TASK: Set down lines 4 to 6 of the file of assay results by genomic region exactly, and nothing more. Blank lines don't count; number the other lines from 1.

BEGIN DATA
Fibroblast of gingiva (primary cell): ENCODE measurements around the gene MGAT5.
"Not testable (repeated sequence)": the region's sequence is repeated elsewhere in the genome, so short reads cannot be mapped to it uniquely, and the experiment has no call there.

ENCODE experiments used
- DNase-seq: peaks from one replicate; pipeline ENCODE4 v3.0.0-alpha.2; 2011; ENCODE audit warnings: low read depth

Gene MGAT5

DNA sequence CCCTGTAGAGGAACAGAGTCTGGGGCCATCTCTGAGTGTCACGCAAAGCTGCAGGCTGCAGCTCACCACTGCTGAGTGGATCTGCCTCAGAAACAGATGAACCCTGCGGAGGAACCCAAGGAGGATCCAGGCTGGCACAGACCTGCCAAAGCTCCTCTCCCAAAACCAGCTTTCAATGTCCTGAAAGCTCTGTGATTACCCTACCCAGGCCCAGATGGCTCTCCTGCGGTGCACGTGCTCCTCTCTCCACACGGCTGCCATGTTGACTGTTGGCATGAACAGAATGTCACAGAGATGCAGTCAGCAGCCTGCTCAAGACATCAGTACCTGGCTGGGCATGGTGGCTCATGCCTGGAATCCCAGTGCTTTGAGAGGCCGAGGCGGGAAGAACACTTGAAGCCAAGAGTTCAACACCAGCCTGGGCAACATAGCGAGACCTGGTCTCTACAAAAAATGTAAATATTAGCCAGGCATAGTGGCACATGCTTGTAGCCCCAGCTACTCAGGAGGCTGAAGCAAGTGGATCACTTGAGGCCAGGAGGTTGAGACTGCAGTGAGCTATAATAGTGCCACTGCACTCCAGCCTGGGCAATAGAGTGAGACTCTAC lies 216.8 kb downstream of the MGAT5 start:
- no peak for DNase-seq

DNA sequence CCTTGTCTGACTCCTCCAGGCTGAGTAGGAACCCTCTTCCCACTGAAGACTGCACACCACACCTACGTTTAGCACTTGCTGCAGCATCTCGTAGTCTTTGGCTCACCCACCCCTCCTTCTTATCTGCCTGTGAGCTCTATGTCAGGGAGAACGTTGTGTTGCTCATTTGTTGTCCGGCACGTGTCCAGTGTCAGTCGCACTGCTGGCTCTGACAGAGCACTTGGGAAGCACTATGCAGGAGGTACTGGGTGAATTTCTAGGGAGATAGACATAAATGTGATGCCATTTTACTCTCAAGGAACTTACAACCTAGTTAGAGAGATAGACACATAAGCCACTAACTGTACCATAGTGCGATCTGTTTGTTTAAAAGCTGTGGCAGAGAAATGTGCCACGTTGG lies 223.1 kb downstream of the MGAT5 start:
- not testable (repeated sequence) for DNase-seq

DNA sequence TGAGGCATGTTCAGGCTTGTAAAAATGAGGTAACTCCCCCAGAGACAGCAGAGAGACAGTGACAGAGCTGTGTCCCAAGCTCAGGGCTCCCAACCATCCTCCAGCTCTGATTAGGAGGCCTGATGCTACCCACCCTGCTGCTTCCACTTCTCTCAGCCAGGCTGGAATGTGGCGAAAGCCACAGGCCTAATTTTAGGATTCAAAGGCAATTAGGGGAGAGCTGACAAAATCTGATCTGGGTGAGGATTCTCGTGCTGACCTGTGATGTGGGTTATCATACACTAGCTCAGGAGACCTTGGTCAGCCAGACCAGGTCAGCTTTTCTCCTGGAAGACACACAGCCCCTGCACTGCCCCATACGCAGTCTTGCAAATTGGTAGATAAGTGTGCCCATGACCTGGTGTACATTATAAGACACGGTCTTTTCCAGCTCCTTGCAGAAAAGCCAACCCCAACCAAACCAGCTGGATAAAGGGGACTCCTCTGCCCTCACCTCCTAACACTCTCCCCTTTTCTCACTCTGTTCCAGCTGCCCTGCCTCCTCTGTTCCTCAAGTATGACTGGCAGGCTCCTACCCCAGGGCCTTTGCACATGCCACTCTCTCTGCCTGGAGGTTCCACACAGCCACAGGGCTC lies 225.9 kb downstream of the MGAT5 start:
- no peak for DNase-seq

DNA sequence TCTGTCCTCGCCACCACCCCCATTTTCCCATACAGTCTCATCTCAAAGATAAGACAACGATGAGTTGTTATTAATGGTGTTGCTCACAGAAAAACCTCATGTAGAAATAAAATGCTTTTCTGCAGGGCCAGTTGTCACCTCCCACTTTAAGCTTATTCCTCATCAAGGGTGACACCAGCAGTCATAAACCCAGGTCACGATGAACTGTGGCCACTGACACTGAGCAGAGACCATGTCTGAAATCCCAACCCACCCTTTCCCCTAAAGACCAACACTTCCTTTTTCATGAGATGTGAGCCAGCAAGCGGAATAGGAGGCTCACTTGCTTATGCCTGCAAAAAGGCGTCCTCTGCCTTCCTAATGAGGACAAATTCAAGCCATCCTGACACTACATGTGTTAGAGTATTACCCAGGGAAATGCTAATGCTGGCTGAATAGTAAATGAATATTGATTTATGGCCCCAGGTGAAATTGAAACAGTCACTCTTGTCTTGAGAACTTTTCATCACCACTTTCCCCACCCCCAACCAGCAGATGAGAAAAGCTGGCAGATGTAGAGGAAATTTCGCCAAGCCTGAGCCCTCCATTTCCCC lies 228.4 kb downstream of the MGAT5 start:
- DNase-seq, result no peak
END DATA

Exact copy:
- DNase-seq: peaks from one replicate; pipeline ENCODE4 v3.0.0-alpha.2; 2011; ENCODE audit warnings: low read depth

Gene MGAT5

DNA sequence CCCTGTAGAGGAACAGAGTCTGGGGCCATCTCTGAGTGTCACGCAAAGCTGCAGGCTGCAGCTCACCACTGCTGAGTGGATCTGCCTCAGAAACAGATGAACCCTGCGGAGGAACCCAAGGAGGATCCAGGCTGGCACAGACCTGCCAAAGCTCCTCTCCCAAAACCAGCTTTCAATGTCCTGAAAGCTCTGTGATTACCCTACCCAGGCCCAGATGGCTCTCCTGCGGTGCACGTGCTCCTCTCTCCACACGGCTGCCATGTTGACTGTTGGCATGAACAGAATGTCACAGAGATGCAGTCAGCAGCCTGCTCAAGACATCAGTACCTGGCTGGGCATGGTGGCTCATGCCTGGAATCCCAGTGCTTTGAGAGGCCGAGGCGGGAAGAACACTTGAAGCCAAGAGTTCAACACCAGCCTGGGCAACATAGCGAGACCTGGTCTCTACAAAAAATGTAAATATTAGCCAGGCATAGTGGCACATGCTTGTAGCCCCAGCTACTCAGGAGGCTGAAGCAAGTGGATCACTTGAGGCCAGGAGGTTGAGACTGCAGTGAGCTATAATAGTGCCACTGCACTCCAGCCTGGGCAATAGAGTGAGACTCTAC lies 216.8 kb downstream of the MGAT5 start: